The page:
The city of Paris has long captivated American writers. F. Scott Fitzgerald, Ernest Hemingway, and James Baldwin set key works there, and the City of Light’s rich history, gorgeous structures, and stunning artworks remain sources of fascination for authors in all genres. Here are a few eclectic works that Kirkus Indie has reviewed that take full advantage of the French capital’s many charms:
In Paulita Kincer’s Paris Runaway (2016), 50-year-old American Sadie Ford finds out that her 17-year-old daughter has gone to Paris with the intention of losing her virginity to a French foreign-exchange student named Luc Rollande, so she hops on a plane to stop her. Along the way, she meets Luc’s attractive father, with whom sparks soon fly. Kirkus’ reviewer calls this novel an “enjoyable romp,” noting that “through [Sadie’s] wanderings, readers get a first-rate tour of the city, complete with the sights, sounds, smells, and tastes that make it unique.”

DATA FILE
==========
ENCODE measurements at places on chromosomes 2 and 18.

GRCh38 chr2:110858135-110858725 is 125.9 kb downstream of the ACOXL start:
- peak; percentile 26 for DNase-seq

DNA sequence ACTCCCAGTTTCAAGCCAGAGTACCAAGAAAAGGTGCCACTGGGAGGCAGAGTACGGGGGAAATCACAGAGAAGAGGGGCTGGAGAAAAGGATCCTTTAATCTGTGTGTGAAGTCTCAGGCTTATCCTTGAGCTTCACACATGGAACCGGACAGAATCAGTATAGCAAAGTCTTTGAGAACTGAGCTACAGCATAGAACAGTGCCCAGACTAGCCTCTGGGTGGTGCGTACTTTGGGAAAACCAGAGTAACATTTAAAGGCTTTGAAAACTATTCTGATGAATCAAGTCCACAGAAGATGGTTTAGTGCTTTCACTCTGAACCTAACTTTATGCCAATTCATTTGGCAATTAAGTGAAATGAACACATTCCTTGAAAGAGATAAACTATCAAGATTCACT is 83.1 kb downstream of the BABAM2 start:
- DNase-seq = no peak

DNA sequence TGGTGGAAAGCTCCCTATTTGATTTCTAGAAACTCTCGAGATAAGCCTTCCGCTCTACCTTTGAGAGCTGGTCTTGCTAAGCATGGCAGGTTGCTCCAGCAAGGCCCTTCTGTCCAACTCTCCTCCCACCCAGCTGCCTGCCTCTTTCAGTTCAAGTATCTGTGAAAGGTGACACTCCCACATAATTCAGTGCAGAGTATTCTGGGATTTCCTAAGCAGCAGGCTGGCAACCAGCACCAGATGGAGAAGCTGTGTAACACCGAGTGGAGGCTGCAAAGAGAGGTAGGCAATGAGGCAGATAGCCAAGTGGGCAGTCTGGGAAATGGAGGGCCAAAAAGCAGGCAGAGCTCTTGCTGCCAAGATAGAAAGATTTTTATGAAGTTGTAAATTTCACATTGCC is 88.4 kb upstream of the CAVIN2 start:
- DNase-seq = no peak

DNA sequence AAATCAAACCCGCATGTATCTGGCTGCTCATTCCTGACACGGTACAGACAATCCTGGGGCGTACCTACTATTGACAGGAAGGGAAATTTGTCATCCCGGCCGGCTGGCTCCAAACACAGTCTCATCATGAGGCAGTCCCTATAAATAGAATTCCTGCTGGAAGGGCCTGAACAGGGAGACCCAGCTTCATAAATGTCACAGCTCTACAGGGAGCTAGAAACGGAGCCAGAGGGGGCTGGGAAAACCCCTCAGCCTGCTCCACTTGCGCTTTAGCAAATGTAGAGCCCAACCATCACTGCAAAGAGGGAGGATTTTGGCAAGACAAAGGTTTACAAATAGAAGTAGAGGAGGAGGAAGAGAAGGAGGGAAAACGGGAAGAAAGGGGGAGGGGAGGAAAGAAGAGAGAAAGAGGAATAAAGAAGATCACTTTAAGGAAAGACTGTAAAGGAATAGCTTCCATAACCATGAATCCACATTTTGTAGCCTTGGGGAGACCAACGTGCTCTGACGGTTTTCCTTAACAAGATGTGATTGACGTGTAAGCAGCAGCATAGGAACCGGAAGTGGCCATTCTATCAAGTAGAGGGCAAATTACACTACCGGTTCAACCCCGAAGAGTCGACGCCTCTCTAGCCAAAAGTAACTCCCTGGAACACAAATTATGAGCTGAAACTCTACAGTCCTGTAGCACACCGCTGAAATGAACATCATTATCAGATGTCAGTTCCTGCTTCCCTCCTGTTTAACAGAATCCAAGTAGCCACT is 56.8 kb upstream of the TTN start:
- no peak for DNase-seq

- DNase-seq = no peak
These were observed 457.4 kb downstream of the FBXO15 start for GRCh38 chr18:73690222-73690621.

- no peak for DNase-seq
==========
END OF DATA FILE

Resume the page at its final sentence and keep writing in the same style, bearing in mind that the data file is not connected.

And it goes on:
In Hudson and the Puppy: Lost in Paris, a 2018 children’s picture book written and illustrated by Jackie Clark Mancuso, an American Norwich terrier living in Paris takes a lost dachshund puppy on a tour of the city. Mancuso illustrates this “absolutely delightful” book with “beautiful, full-page gouache paintings that vividly capture the bustle of Paris,” says Kirkus’ reviewer; they highlight “not just expected landmarks, such as the Métro, but also, for example, the graffiti-covered walls of the Maison de Serge Gainsbourg.”
Fred Misurella’s A Summer of Good-Byes (2017) casts the city in a more nostalgic light—a place where art and romance comingle in its protagonist’s memories. In it, a middle-aged American man reconnects with a Frenchwoman whom he knew and loved years before, when he was a young painter in Paris. Our reviewer called it “a stirring reminder that the most beautiful moments can be frustratingly evanescent.” David Rapp is the senior Indie editor.